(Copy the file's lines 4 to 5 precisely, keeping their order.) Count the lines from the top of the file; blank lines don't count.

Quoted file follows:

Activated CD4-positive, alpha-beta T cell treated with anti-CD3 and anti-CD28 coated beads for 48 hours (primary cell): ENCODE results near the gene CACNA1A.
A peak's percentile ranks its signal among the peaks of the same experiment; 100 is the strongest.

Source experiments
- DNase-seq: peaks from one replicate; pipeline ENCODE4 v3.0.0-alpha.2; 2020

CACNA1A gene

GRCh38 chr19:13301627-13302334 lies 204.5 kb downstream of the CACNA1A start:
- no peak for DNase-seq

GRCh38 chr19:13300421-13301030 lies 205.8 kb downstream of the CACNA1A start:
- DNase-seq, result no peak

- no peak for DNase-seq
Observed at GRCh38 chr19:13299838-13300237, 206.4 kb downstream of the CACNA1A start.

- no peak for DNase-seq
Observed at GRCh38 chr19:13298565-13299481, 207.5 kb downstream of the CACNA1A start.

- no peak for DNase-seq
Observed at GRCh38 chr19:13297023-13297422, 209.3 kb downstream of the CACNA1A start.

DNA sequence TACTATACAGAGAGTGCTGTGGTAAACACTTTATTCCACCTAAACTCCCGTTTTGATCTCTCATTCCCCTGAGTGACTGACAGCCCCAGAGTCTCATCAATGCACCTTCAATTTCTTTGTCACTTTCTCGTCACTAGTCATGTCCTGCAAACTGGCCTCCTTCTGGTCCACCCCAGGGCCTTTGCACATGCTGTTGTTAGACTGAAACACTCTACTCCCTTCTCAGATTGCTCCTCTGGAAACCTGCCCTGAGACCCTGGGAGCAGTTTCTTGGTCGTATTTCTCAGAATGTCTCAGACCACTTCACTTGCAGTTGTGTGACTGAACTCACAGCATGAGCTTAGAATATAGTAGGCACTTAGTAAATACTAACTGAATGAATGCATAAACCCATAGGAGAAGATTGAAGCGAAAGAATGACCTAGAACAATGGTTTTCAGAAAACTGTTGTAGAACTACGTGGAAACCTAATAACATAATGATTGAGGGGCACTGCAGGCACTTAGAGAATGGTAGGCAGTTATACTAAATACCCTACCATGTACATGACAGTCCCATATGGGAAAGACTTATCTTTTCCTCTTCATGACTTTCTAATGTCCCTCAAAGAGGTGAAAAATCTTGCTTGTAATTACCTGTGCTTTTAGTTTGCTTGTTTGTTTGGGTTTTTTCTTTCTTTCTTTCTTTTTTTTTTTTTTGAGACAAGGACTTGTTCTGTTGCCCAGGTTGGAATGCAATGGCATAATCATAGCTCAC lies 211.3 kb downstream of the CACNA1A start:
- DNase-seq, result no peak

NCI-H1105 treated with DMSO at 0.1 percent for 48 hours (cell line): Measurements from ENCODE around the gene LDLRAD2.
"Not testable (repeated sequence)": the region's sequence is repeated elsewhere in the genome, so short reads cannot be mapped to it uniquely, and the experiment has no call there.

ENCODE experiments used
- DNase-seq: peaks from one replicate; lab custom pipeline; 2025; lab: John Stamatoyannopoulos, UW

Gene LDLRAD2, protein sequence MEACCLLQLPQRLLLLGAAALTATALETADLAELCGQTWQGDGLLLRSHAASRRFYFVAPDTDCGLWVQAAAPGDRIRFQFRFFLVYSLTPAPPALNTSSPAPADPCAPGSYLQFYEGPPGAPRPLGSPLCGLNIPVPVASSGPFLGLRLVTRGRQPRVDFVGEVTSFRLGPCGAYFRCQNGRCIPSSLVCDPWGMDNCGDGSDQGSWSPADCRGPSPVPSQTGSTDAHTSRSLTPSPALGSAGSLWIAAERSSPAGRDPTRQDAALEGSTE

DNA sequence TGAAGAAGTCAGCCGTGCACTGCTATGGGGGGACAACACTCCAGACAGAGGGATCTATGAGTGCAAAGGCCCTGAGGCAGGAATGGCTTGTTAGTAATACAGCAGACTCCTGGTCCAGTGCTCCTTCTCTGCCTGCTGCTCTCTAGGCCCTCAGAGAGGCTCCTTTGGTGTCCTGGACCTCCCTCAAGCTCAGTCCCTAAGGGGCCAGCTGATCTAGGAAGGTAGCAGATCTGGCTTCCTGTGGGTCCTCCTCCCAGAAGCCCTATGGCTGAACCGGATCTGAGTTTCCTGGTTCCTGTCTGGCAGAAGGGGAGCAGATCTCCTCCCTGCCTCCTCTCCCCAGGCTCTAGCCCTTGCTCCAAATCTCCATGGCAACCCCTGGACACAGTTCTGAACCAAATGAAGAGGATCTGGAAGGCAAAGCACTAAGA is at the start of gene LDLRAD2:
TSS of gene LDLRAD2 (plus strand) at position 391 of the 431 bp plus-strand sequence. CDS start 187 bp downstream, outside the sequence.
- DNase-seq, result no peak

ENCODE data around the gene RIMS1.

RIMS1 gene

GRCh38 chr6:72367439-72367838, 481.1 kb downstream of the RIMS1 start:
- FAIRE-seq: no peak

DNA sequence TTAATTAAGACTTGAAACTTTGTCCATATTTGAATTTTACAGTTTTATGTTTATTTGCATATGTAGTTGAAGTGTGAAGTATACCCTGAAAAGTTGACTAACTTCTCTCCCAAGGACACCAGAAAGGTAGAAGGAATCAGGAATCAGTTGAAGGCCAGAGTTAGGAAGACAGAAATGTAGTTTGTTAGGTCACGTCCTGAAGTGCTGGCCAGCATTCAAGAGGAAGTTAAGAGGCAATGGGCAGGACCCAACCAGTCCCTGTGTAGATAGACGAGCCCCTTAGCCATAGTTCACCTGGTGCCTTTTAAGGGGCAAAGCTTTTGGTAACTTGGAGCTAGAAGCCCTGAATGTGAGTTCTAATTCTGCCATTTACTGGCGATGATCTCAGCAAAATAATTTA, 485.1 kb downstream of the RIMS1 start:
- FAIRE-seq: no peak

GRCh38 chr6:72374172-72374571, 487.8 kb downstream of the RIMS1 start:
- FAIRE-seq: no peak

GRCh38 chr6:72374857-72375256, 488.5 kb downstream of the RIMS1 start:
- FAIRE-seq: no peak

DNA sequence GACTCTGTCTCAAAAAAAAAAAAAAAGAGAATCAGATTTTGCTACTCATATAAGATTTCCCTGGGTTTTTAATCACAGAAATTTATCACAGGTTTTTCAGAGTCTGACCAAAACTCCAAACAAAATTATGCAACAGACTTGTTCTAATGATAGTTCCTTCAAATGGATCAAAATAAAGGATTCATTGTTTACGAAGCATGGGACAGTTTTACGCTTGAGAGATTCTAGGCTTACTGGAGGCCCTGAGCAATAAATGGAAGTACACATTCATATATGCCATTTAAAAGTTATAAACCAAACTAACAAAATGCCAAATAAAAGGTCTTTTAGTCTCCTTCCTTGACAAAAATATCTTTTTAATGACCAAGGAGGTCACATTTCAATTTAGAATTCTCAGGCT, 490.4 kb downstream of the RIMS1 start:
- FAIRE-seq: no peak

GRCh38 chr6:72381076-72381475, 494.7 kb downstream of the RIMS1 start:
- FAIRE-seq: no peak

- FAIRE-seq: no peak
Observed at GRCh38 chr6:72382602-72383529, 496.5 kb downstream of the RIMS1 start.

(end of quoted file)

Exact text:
- DNase-seq: peaks from one replicate; pipeline ENCODE4 v3.0.0-alpha.2; 2020

CACNA1A gene